At ease, private

After years of negotiation over the General Data Protection Regulation, the European Commission thought it now time to check in on the e-Privacy Directive – the rules that brought you those ever-popular cookie notifications. A leak of that document back in December suggested trouble ahead for the internet’s favourite funding model…

So AA eyes were peeled for the official proposal, when it was published by the Commission on Wednesday. While an improvement on the leak, it still carries some real threats to advertising – and will matter to any British business planning to trade across borders from 2018. On the wish-list are six-month consent reminders, and internet browsers that offer users ‘privacy setting options’ – opening the door to serious cookie fatigue and limits to useful, relevant ads online.

It’s all a prelude to a bunch of back-and-forthing over the new rules – and Kate’s the one to talk to if you want to keep up. In the meantime, Public Affairs Director Sue Eustace will be offering up advertising’s approach to data after Brexit at a roundtable next week with Culture Secretary Karen Bradley and the new Information Commissioner.

Roll up, roll up

All political eyes on the PM next Tuesday, as she makes her next public proclamation on Brexit. Judging by Campaign’s ‘Year Ahead’ issue, there’ll be plenty in adland checking the live blogs too, as industry wrestles with the ramifications. Six months on from The Big Decision, adland’s still not sure whether it’s more risk or more opportunity, according to the industry survey that Credos undertook last year.

One in five across advertising believe Brexit offers opportunities for international growth, for example – due to things like a lower exchange rate, better trading outside of the EU and fewer EU regulations. But the same number of companies surveyed have already lost business or contracts as a result of the vote to Leave.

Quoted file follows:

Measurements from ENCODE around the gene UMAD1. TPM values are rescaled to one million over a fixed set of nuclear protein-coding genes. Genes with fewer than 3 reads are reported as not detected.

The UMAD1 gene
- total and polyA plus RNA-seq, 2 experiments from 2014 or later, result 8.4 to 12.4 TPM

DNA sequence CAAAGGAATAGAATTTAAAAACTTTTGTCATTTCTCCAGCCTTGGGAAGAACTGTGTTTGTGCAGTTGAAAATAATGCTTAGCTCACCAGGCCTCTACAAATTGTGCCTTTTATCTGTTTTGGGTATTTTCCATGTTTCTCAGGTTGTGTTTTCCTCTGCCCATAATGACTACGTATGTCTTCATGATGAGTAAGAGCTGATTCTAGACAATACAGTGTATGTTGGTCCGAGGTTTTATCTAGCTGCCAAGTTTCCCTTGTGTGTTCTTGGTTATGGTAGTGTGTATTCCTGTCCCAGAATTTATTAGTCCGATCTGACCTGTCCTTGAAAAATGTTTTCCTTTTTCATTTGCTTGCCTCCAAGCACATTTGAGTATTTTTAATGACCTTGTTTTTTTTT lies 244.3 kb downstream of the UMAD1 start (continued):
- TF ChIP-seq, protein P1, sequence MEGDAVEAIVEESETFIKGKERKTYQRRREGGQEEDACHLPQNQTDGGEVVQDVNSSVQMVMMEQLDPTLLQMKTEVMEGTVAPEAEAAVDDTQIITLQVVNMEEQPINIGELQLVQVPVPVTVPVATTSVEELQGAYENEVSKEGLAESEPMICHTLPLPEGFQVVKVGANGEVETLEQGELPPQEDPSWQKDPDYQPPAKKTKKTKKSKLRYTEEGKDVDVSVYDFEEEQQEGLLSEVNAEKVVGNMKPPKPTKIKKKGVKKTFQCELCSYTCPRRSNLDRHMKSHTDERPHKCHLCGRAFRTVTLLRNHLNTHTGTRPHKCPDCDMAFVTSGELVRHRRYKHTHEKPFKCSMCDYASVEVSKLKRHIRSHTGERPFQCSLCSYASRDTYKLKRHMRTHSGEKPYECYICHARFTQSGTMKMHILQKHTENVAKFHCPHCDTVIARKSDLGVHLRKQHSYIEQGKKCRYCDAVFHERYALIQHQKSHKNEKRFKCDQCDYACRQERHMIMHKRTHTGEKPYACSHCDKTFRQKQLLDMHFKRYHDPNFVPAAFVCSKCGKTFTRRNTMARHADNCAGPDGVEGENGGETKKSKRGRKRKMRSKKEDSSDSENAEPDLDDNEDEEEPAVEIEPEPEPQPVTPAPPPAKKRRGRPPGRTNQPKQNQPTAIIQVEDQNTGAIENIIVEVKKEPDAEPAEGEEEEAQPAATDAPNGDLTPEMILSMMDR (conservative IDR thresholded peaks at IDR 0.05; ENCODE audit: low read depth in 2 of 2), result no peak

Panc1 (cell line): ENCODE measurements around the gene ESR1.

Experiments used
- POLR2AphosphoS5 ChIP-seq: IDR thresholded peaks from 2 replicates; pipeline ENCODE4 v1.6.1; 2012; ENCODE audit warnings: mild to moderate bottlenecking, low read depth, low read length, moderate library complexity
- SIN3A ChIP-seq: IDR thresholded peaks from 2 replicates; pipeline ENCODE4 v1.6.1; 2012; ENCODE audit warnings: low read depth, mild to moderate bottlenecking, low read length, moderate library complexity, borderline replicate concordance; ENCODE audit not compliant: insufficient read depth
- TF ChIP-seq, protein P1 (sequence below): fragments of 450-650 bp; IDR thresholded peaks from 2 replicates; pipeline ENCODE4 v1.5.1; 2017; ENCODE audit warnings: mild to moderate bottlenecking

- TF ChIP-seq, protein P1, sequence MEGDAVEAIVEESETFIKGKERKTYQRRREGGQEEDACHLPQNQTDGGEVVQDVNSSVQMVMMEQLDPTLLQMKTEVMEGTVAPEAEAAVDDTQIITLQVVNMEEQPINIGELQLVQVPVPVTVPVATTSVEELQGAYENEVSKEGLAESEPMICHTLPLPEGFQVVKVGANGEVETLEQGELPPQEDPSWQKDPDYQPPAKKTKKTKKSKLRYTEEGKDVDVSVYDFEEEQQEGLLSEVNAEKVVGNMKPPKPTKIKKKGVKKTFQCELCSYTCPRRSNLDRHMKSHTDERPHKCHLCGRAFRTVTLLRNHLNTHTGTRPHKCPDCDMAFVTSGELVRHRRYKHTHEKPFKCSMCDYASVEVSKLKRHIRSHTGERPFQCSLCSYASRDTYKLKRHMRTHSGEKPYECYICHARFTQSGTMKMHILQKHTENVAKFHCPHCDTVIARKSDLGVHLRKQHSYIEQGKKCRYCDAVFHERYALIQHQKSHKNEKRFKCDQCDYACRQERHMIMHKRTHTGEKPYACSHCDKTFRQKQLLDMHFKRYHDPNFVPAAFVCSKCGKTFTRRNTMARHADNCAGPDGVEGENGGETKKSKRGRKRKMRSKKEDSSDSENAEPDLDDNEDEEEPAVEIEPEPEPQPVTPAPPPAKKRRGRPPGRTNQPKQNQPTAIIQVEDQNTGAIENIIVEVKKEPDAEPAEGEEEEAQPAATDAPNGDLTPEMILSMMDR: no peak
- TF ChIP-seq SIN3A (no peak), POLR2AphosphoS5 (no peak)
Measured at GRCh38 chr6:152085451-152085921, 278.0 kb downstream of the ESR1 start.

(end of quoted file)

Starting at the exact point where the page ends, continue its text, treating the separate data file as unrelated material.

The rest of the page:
So it’s all set up nicely for a big Brexit bonanza at LEAD on January 26th, with Culture Secretary Karen Bradley delivering her first address of the year to advertising, before Evan Davis hosts Isabel Oakeshott, Deborah Mattinson, Marco Tinelli and KPMG’s Karen Briggs for a Question Time session. The rest of the agenda is here, and you can guarantee your seat here.

AA for the AA

A special edition of the academic journal Addiction was published this week, all about alcohol marketing and funded by Alcohol Research UK, and the Institute of Alcohol Studies – the artists formerly known as the UK Temperance Alliance. So three guesses as to what they found, and what they want…

Congratulations if you guessed “alcohol marketing causes harm to vulnerable populations” or “self-regulation is ineffective”, and top marks if you anticipated the UK Health Forum’s follow up call for “a comprehensive ban on alcohol advertising, promotion and sponsorship”. And it needs to be statutory, not self-regulatory, of course.

All very abstemious. But as the ASA pointed out, these global studies fail to provide “a useful commentary or reflect accurately” a rule book in the UK that’s “amongst the toughest in the world”. What’s more, as the Portman Group reminds us, underage drinking is at a record low and the UK has seen significant declines in harmful drinking.

Following hot on the heels of the fatally flawed PHE evidence review published in December, there’s work to do to get the alcohol advertising debate back on the rails ahead of policy discussions like a new Alcohol Framework for Scotland. Raise a glass to Scottish Lauren as she gears up for that one.

For our ad of the week and more advertising news, click here.